Banana River Report 6/13
Capt. John Kumiski
June 13, 2010
Orlando - Saltwater Fishing Report
Orlando Area Fishing Report from Spotted Tail 6/13/10
First of all, I'd like to thank everyone who braved the blazing mid-90s heat yesterday to come out to the Coastal Angler Magazine Boating and Fishing Expo in Rockledge. It was a small but enthusiastic crowd, and we were all sure that if someone was there, they reallllly wanted to be there. So thanks!
Next, there's a strong chance that next week will be reportless. My bride and I are going away for a few days to celebrate our 30th wedding anniversary. Fishing is not on the agenda. I am also in the middle of painting my house, as well as packing for the summer. So I probably won't get to fish this coming week.
Which is really a shame because word on the street is that fishing along the beaches is red hot, with tarpon, sharks, king mackerel, big crevalle, and cobia all working it. If you get a chance to fish this week, that's the place to go, from Cape Canaveral at least as far south as Satellite Beach.
I went scouting on the Banana River Lagoon on Wednesday, accompanied by my favorite bassoonist, Scott Radloff. I hadn't been there in a while and was not sure what if anything to expect. We found a school of ladyfish working under gulls and hooked several. Then I got on a eastside shoreline and started poling.
We didn't catch any fish there, but we did see quite a few baby tarpon and redfish, surprisingly in the same areas. When I felt I had seen enough we idled out of the manatee zone and ran over to the west side. It wasn't a good idea.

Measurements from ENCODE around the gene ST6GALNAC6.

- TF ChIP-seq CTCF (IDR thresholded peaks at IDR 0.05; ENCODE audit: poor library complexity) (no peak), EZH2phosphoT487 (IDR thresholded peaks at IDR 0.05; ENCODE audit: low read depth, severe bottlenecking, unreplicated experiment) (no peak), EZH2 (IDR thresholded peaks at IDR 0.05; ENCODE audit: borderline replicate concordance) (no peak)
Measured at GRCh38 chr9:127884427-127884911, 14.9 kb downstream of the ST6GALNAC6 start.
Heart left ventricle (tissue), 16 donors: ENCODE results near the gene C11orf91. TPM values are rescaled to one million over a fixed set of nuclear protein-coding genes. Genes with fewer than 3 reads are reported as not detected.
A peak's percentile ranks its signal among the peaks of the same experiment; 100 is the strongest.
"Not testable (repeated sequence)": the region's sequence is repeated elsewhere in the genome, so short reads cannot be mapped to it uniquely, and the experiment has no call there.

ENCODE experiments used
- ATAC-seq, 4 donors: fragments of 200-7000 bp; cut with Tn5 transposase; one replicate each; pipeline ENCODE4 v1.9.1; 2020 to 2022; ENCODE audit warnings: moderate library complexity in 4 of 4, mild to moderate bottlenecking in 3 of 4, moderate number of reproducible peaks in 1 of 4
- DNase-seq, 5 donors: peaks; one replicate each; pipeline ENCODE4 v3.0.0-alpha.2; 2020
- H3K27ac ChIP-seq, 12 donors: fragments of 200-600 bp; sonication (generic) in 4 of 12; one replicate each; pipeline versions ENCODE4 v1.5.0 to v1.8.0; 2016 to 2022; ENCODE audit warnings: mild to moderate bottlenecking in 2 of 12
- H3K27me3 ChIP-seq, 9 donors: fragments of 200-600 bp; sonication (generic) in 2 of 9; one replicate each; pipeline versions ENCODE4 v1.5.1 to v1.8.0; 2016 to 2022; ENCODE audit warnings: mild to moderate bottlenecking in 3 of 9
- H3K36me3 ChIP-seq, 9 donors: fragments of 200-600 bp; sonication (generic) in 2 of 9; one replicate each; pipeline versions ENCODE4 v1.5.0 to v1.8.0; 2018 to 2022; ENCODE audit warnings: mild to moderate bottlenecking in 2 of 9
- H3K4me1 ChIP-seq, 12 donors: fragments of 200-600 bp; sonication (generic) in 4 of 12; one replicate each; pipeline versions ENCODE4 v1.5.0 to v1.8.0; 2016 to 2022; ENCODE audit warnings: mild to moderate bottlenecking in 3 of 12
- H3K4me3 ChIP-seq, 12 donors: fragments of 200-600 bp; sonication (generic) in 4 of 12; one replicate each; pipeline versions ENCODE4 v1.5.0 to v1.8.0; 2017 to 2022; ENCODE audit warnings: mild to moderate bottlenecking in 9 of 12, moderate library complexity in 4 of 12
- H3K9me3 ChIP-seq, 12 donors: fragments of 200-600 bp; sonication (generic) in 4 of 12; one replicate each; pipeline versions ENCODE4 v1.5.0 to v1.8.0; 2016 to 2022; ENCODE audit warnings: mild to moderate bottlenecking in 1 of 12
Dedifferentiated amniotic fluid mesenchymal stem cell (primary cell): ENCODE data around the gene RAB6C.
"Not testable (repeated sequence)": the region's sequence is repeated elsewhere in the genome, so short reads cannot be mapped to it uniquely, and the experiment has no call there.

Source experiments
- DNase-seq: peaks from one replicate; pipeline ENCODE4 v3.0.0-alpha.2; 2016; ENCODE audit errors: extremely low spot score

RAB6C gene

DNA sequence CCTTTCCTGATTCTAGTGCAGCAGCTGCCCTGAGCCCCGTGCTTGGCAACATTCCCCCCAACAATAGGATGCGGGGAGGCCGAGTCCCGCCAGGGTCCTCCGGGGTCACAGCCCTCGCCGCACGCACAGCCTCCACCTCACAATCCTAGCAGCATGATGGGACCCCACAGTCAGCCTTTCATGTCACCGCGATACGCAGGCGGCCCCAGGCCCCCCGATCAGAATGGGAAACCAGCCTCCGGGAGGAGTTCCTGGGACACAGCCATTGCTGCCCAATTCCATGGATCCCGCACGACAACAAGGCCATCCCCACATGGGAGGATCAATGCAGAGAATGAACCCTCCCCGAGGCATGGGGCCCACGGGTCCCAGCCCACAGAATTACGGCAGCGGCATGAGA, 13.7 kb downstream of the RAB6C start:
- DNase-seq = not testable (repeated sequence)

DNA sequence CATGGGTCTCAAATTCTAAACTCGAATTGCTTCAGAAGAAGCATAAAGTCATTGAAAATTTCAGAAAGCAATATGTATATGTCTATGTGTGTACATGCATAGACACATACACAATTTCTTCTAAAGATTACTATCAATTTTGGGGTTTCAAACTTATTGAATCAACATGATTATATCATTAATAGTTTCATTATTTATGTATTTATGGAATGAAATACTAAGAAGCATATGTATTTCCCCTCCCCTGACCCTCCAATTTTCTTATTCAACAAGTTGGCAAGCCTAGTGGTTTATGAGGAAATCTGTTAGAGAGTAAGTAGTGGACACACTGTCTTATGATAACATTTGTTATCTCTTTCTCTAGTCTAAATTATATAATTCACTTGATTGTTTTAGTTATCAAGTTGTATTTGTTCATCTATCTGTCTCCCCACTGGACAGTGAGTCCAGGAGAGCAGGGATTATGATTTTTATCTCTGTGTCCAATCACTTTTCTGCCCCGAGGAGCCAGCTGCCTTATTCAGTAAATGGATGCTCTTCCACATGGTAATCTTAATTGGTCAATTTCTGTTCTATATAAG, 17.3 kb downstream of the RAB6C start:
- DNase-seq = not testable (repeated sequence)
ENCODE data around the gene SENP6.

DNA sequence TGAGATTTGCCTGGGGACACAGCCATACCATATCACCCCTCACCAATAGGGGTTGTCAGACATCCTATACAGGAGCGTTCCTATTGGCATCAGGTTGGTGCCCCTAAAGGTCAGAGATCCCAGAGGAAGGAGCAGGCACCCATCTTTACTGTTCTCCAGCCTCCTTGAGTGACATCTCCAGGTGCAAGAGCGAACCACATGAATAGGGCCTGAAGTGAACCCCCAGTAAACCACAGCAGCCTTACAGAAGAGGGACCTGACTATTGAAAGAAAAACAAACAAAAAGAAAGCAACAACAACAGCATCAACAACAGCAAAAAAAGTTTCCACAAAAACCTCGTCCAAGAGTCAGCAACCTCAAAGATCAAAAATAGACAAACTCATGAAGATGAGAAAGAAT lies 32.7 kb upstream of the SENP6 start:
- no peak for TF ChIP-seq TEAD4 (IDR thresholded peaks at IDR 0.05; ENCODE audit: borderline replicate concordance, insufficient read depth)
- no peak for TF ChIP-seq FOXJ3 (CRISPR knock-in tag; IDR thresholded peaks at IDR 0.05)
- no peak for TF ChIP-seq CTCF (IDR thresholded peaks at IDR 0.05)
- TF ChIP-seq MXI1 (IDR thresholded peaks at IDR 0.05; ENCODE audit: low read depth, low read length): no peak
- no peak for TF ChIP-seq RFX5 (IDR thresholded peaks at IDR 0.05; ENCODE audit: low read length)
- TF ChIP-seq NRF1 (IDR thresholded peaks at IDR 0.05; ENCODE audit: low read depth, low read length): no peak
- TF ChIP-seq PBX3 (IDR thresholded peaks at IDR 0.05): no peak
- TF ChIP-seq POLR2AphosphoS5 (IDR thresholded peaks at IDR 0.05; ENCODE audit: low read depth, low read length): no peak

The wind was northwest at about 12 and the waves were coming over the bow over there. We saw a few baby tarpon rolling but fishing was next to impossible. One hardhead cat was the reward for that particular effort.
Casting jigs over a deeper grassflat Scott got a small trout. By this time it was about noon, getting hot, too windy, and I had other things to do. So we bagged it.
I was back the next morning. I met Bob Brinck, a fly fisher from Vermont. The ladyfish were not breaking, so we went back to the spot where the baby tarpon were. They were still there strangely enough, but Bob didn't get a sniff. We could only see them when they rolled and Bob seemed less than thrilled about casting blindly to them.
We poled the shoreline looking for reds. We saw one here and one there but there were fewer than the previous day, and it's not like Scott and I had seen a load of them. So Bob had a couple of shots casting to fish I could see but he couldn't. Need I say that that didn't work?
We headed over to the west side to see if the tarpon were still there. I was glad I idled the entire way out of the manatee zone because an FWC officer stopped us on the way over. He'd been watching me the entire time. We were good, though, and continued without incident.
The tarpon weren't where they had been the previous day. We checked a couple spots for reds but didn't see any. So off to another spot we went.
We poled down a bar for about a mile. We had a few shots there at both trout and reds, but it was slow. There weren't many fish and the ones there were all laid up, hard to see with the clouds and discolored water.
By now it was after noon. By mutual consent we decided we'd had enough, and returned to the dock.
Doug Blanton was there. I hadn't seen him in a long while and we chatted for a while. It was good to see him and it should happen more often!
Life is great!
Life is short- go fishing!
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